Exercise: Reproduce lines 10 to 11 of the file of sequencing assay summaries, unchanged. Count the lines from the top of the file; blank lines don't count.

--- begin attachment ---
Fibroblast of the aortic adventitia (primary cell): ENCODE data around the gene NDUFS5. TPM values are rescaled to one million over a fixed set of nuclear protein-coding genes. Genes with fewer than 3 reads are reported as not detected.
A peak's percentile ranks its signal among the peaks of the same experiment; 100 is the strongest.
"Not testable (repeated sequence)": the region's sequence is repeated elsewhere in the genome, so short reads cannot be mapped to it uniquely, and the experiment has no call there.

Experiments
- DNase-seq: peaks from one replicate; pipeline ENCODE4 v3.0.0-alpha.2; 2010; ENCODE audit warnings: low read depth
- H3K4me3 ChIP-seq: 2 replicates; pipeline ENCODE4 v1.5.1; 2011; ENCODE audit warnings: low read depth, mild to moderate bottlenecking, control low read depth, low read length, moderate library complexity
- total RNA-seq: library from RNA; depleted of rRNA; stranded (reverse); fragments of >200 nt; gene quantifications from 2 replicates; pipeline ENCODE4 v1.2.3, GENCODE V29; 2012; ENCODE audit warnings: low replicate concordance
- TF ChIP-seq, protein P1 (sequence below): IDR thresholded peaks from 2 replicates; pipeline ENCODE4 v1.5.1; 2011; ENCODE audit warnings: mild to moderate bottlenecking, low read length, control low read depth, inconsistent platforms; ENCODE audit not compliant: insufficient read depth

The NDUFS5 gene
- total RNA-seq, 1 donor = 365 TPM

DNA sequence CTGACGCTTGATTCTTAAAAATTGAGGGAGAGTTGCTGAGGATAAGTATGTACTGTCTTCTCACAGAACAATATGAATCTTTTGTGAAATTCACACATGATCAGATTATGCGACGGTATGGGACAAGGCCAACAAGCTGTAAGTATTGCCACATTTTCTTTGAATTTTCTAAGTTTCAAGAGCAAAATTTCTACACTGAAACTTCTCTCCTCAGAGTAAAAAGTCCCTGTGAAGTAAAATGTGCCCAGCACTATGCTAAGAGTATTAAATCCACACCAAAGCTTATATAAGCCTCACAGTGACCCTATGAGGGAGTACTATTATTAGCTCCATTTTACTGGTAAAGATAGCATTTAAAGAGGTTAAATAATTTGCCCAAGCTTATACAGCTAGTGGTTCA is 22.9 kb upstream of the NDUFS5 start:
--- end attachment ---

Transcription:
- total RNA-seq, 1 donor = 365 TPM

DNA sequence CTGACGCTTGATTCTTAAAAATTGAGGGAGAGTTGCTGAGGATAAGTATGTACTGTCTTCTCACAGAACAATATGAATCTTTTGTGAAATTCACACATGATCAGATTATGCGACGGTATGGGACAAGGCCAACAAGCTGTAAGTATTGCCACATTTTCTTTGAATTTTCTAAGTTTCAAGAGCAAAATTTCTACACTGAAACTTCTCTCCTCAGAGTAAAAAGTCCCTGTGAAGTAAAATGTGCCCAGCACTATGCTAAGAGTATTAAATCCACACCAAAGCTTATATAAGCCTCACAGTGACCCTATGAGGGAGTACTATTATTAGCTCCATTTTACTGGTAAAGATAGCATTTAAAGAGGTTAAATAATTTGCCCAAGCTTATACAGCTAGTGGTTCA is 22.9 kb upstream of the NDUFS5 start: